OXFORD - A group of workers, preachers and activists traveled from Mississippi to Detroit recently to proclaim what should be a core issue of 2014. "Labor rights are civil rights," Open Door Mennonite Church pastor Horace McMillon of Jackson told folks at the North American International Auto Show.
McMillon and other members of the Mississippi Alliance for Fairness at Nissan were at the auto show to make their case that the thousands of workers at Nissan's plant in Canton deserve an opportunity to have an intimidation-free election to determine whether to join the United Auto Workers.
However, the vision of "labor rights" as "civil rights" reaches far beyond the UAW, Nissan and Canton. For starters, look at the income gap between the rich and all the rest of us. The richest 10 percent of Americans control 80 percent of stock-market wealth. Average income for the middle 20 percent of Americans is up less than 5 percent over the past 20 years. For the richest 5 percent of Americans, income jumped 17 percent.
Mississippi and the nation are now struggling with rising prison costs—but why are so few of the bankers, auditors and Wall Street financiers who caused the 2008 Great Recession behind bars?
Meanwhile, Republicans in Congress play politics with the unemployment benefits needed by 1.3 million jobless and fight a raise in the minimum wage. Republicans led the way in cutting food stamps for the poor by 7 percent. Mississippi and other southern states will lose billions of dollars because of their GOP leadership's refusal to expand Medicaid and accept the reality of Obamacare.
Yet, expect Republicans to stand solemnly alongside Democrats this year to commemorate Freedom Summer 1964—at the safe distance of 50 years—when young activists Mickey Schwerner, Andrew Goodman and James Chaney were murdered because they wanted civil rights and equality for all.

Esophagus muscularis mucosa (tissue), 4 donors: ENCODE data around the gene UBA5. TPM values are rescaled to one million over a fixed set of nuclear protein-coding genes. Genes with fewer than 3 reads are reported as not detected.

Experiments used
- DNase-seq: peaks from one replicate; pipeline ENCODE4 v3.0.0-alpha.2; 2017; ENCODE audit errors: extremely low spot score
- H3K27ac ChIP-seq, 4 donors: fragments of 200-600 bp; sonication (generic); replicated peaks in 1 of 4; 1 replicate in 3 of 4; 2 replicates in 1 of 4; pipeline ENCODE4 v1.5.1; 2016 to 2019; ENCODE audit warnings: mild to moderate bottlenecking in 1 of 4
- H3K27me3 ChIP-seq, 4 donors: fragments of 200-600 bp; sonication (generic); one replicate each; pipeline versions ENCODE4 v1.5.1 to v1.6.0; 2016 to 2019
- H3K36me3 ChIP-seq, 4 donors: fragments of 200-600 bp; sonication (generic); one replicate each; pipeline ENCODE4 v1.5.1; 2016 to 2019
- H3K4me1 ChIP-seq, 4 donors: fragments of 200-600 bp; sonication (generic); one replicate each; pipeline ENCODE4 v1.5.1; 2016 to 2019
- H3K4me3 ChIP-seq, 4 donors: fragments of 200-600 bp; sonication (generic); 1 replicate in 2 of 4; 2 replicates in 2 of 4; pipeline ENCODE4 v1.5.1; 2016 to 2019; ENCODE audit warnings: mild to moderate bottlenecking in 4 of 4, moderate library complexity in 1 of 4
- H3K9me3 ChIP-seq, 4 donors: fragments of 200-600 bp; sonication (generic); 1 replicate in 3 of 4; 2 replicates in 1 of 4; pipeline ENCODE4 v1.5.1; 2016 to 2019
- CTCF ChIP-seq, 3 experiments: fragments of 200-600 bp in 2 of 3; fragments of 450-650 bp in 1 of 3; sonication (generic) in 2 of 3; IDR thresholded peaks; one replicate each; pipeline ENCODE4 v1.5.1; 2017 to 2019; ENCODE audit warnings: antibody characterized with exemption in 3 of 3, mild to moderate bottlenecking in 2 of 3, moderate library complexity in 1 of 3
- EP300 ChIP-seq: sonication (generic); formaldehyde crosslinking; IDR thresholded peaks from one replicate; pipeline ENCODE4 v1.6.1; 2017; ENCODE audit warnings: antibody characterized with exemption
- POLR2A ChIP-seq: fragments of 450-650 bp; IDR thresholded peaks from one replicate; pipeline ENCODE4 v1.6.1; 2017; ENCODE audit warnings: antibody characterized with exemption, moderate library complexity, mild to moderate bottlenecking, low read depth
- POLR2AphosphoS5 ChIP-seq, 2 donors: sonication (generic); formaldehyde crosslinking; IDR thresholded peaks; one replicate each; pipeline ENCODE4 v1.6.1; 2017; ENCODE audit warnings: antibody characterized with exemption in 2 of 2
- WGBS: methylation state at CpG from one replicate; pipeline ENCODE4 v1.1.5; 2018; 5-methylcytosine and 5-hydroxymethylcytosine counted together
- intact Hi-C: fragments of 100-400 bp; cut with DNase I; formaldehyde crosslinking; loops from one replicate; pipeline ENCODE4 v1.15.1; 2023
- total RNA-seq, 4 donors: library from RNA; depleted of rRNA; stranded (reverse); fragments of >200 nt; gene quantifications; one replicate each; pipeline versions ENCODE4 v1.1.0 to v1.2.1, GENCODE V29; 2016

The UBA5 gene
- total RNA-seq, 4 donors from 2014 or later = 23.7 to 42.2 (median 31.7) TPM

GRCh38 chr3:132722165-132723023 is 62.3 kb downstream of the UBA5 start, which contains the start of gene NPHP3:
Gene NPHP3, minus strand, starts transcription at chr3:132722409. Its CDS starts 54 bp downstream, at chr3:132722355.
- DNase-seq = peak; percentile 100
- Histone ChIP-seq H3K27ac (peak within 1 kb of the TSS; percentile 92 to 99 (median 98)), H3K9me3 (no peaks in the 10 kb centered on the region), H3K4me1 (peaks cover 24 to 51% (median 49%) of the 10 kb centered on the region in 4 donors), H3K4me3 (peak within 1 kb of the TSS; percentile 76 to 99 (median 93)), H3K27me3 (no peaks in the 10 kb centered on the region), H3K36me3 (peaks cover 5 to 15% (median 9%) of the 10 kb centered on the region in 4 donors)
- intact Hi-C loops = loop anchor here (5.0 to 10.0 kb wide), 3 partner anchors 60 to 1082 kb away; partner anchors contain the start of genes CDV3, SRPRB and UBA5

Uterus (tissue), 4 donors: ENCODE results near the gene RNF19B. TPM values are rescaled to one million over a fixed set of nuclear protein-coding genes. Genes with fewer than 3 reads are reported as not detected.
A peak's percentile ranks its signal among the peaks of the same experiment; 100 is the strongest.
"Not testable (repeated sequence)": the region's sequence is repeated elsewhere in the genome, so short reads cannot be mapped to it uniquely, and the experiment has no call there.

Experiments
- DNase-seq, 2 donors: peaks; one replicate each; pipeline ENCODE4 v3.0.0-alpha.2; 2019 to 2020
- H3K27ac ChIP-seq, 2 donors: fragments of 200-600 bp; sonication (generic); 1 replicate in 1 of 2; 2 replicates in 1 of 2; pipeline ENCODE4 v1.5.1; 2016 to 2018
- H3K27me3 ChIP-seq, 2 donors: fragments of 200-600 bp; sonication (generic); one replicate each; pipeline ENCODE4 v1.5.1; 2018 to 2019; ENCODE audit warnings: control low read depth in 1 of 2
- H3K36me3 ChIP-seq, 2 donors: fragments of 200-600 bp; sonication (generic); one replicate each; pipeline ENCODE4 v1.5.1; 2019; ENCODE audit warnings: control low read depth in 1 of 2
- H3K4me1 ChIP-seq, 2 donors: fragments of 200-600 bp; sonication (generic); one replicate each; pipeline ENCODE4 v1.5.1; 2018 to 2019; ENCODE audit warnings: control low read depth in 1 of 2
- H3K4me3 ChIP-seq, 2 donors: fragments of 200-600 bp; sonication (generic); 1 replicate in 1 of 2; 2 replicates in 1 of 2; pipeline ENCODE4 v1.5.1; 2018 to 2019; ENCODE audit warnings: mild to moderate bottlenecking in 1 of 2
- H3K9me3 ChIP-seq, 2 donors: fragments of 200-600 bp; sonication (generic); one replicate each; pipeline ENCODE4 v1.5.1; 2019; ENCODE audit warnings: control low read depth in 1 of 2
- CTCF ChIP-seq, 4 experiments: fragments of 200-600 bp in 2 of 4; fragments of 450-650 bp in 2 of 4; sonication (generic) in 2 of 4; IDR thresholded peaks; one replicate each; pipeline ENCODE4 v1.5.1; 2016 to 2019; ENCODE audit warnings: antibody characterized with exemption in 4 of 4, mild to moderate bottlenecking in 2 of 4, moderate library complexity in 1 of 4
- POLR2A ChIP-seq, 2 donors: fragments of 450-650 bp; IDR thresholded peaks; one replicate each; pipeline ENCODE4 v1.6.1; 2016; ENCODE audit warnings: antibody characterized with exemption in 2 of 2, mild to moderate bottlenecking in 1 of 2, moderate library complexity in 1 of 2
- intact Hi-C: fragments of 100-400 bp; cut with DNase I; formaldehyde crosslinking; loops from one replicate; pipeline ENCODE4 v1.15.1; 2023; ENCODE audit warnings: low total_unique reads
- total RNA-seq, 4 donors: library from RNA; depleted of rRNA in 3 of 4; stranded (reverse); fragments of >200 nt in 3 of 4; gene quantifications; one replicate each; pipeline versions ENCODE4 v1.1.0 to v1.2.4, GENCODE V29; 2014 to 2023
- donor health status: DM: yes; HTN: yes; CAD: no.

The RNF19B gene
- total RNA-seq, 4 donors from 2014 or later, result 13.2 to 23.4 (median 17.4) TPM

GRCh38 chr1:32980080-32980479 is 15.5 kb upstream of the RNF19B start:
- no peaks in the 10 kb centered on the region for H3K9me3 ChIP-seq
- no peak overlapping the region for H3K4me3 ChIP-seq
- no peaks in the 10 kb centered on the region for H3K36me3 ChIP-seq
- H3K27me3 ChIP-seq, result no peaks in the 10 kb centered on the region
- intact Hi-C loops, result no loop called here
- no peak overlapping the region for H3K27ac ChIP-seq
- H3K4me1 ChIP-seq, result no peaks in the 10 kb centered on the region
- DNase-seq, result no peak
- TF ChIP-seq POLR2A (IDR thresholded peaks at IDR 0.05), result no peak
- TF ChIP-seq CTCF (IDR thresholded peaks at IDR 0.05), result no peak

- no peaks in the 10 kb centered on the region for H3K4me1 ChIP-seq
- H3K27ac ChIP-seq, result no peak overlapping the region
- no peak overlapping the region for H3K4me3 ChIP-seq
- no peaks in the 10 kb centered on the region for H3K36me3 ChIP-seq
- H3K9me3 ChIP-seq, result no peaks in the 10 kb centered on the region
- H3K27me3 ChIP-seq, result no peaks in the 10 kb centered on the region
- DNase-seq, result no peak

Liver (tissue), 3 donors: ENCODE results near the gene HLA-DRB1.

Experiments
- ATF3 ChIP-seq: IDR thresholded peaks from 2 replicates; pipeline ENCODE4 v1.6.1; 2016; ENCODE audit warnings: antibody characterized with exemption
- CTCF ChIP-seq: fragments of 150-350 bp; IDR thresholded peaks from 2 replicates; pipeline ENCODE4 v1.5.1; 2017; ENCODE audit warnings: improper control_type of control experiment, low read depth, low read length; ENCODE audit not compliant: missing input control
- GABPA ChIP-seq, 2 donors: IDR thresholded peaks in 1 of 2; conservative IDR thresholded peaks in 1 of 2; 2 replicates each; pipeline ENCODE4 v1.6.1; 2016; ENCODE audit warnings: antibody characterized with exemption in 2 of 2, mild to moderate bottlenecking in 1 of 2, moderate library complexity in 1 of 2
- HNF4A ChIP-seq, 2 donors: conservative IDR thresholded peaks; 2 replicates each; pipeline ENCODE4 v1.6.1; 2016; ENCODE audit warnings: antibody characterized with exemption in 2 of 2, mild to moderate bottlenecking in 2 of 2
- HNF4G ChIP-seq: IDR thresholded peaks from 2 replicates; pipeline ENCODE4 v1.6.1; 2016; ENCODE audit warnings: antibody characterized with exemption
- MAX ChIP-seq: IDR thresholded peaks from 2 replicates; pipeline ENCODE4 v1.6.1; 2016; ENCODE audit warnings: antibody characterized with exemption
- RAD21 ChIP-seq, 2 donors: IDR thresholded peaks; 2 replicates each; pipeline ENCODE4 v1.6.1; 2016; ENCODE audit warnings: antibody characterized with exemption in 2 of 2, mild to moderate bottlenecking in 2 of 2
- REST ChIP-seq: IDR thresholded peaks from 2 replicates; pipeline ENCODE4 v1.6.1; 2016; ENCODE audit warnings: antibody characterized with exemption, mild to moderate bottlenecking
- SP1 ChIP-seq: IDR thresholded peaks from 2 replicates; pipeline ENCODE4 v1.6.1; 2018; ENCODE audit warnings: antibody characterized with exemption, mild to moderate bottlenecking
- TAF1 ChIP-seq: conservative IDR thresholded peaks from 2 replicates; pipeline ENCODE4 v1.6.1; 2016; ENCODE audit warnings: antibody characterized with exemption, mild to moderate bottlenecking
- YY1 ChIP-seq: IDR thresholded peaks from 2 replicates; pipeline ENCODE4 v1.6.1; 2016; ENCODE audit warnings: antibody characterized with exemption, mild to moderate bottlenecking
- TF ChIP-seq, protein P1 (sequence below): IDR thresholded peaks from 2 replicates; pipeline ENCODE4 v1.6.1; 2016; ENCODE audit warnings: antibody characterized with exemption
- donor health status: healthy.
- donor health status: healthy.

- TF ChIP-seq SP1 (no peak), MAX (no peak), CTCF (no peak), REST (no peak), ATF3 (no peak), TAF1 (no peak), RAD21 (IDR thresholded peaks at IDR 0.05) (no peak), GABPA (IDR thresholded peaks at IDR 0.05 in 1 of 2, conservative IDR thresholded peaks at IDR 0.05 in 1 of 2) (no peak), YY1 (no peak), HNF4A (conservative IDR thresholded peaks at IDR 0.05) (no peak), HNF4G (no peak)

We should also hold another commemoration this year. The first major student protests of the 1960s began in 1964 with the Free Speech Movement at the University of California at Berkeley, which civil rights activists in the South inspired. The Berkeley event opened the door to student protests across the country against racism, the Vietnam War and other betrayals of the nation's ideals.
A new generation of protesters is already in the streets today, God bless 'em.
The "Moral Monday" protests against the right-wing agenda of GOP leaders in North Carolina have led to 900-plus arrests, but now they are spreading across the South, the nation's most repressive region. Legislators in Georgia and South Carolina as well as North Carolina opened their sessions this month with protesters outside state Capitol walls demanding that the needs of workers and the poor be addressed, not just those of the fat cats and lobbyists who finance junkets and political campaigns.
Across the country, Walmart and fast-food workers are taking a stand to demand a living wage from employers who've grown rich off their labors. The Walton family is worth an estimated $144 billion, yet its workers can't afford the company health plan. Taxpayers fork up $7 billion a year to subsidize the low-pay, low-benefits fast-food industry through food stamps, Medicaid and other government programs.
Blame falls on Democrats as well as Republicans. President Obama is leading the cause for the so-called Trans-Pacific Partnership, another NAFTA-like agreement that will drain jobs and lower standards for U.S. workers while further enriching that top 10 percent who own 80 percent of Wall Street wealth. A recent New York Times investigation revealed that the U.S. spends $1.5 billion a year to buy clothing from factories in Asia, the same sweatshops built after the collapse of the textile industry in the U.S. South.
In this election year, expect a lot of talk about the "middle class." That's a term meant to delude, disarm and ultimately deceive. Working-class Americans—and that's most of us, whether our shirt collars are blue or white—can truly commemorate the martyrs and protesters of 1964 by proclaiming with those preachers, workers and activists in Detroit that "labor rights are civil rights." This is the year to demand that state and national leaders finally begin representing working people and the ideals that founded this nation.
Joe Atkins is a veteran journalist, columnist and professor of journalism at the University of Mississippi. His blog is laborsouth.blogspot.com, and he can be reached at [email protected].